Editor’s Note: Ronnie “Cuz” Strickland of West Point, Mississippi, is a legend in the outdoors. Cuz started his outdoor career as an outdoor editor for the Natchez, Miss. newspaper. Then when the world discovered video, Cuz was a cameraman and vidiot for Primos Game Calls. Today, Cuz is vice president of Mossy Oak television and video productions. Cuz has been a bowhunter for as long as he can remember and once shot tournament archery.
I started bowhunting when I was 12-years old. By the time I was full grown, I had taken a ton of whitetails with my bow, but I’d never had the opportunity to go elk hunting which was one of my dreams. I know many hunters dream of going to Africa and taking a Cape buffalo, an elephant or a lion with their bows. But for me, taking a bull elk that would weigh from 600 to 800 pounds or more was just about as high as you could climb as a bowhunter.
I remember the first elk I got to shoot at with my bow. He was down in a draw. We were up above him, and the wind was in our favor. We had what I considered to be the perfect set-up. We had been walking a switchback trail, which was a trail that went back and forth across the side of the mountain and allowed you to get to the top of the mountain without having to go up a steep grade from the bottom to the top of the mountain. Will Primos and I spotted the elk walking up the switchback trail down below us. Will was behind me cow calling to the elk. As the elk stared coming up the trail, I knew I was only minutes or seconds away from fulfilling my dream of a lifetime - shooting a bull elk with my bow.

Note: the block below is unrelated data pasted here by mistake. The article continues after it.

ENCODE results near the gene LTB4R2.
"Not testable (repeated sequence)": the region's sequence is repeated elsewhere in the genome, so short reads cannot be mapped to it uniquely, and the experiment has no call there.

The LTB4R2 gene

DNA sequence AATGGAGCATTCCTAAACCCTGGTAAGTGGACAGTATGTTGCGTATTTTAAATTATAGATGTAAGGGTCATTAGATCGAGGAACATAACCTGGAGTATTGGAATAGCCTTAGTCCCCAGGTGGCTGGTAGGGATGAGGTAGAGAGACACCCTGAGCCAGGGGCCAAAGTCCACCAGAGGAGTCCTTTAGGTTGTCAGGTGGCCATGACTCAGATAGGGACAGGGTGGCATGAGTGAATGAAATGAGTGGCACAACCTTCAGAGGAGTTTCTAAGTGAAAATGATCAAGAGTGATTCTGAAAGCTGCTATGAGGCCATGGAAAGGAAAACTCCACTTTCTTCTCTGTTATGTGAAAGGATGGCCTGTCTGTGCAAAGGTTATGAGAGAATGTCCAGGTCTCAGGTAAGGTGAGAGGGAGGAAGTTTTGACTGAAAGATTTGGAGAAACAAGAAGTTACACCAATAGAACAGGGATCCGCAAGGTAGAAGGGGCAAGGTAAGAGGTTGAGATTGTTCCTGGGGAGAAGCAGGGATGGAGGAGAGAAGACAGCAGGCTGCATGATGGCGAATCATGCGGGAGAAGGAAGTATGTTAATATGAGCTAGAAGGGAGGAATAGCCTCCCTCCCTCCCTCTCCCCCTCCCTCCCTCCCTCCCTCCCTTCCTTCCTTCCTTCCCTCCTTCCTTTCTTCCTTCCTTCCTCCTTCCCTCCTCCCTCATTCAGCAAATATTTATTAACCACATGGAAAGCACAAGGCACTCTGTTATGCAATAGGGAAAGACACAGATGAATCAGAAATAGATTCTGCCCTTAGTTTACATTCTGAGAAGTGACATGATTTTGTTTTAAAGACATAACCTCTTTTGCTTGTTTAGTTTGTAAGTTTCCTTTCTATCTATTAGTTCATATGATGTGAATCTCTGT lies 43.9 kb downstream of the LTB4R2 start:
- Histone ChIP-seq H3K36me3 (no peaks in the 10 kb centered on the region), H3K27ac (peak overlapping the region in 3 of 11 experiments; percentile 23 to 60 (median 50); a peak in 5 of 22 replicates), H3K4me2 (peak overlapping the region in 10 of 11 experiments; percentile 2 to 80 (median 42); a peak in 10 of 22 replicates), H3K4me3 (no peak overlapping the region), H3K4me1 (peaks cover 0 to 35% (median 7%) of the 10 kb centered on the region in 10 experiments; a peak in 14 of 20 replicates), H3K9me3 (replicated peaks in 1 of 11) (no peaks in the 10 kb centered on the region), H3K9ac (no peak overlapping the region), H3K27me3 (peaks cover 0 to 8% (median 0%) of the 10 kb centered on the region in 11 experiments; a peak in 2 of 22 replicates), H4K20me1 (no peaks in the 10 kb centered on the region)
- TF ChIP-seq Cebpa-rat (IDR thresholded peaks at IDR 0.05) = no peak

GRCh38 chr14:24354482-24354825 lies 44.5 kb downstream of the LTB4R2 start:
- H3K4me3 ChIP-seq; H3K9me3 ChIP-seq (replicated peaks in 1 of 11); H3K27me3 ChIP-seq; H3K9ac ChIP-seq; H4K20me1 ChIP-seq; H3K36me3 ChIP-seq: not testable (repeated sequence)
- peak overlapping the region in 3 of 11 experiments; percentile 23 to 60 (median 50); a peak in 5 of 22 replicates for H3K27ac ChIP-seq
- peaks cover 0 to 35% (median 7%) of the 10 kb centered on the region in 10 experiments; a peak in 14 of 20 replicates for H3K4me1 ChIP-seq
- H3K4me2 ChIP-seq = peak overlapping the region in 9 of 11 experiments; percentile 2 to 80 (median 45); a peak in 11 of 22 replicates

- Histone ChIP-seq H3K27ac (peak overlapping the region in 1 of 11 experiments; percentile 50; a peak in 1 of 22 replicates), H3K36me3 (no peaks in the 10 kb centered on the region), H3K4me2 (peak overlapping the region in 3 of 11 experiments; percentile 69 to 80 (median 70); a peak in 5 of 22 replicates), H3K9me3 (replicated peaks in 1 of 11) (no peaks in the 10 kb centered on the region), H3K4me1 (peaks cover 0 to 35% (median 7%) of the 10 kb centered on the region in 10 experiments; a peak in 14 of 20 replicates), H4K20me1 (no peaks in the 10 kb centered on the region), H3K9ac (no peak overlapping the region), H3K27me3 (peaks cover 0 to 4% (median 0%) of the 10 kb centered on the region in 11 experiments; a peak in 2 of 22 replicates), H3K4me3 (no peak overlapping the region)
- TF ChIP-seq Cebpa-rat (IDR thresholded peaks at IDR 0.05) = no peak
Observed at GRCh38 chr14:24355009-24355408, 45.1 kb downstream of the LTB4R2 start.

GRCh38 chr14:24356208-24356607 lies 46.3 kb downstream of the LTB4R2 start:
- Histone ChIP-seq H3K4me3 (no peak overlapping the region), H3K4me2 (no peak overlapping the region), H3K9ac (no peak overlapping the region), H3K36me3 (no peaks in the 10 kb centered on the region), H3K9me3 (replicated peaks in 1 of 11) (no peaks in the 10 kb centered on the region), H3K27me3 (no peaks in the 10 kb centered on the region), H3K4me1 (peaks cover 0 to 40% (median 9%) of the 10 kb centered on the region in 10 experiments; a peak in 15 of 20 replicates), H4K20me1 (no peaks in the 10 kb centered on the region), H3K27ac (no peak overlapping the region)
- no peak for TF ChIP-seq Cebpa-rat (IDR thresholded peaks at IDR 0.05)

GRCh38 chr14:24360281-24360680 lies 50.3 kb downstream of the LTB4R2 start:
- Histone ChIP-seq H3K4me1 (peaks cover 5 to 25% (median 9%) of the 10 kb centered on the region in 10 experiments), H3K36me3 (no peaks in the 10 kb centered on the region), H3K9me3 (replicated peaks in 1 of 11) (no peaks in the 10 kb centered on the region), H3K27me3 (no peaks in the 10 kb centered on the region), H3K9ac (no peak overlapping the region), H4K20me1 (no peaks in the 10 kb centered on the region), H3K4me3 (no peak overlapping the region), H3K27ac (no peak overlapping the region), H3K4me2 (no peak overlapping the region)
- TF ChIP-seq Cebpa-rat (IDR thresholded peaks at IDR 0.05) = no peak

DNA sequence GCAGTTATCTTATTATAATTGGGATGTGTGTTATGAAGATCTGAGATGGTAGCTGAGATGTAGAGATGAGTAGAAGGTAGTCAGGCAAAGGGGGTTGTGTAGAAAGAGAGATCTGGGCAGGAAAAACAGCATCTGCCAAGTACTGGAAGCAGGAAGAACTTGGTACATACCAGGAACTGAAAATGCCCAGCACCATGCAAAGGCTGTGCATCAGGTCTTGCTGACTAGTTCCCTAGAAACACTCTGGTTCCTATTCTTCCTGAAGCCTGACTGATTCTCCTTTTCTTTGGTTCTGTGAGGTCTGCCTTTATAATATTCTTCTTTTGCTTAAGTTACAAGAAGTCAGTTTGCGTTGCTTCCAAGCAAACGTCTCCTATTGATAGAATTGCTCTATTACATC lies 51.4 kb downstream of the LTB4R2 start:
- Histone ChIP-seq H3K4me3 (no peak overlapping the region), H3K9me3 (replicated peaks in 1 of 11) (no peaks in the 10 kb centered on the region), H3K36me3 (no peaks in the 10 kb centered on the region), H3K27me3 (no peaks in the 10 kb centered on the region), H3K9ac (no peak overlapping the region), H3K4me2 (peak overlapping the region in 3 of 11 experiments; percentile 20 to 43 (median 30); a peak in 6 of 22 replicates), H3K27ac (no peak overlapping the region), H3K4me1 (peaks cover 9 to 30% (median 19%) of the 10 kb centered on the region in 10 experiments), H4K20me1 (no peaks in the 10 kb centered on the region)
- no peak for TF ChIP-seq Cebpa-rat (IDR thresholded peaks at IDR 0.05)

Back in those days, I had a calf’s hair tab that I put on the string of my bow. I was shooting with just my fingers (no mechanical release). Then I also had the biggest broadhead you could buy– a Jerry Simmons Interceptor broadhead. The whole time the elk was coming up that switchback trail, I was saying, “This bow is heavy enough, the broadhead is big enough, and I can shoot accurately enough,” that taking this bull elk would be easy. But as I watched, the elk got as excited about meeting the cow that he heard calling to him, as I was about shooting the elk. So, instead of coming up the switchback trail like he was supposed to, he stared galloping straight up the mountain. He kind of had to jump to get up to a spot where he could see the cow he’d been talking to, and just before he started running up the hill, I could see steam coming off him. Finally, the bull took two or three steps and made a giant leap. When that big old critter jumped right up on the bank where we were, I was at full draw. When I saw how big that elk was, I let the arrow fly. I didn’t look at the sight pin, and I didn’t look at the place I wanted to hit. I completely lost my mind. I didn’t know where the arrow went, but I did know quickly where it didn’t go. The arrow didn’t go in the elk. I choked. Finally, I heard the arrow rattle downhill. I assumed I’d shot well over the elk. I would’ve bet you $100 that I would be the last hunter on earth to get buck fever and choke when I had a shot on a big bull elk. However, when that elk landed about 25 or 30 yards from me, he looked huge. I shot about 5 feet over his back.
This was probably the most-humbling experience I’d ever been through as long as I had been hunting. I had arrowed some really nice white-tailed bucks. Even as a kid, I never got buck fever, but this big old elk really shook me up. I guess the moral of the story is if you miss a big elk this year with your bow or your rifle, you're in the same fraternity with me. I’ve missed them too.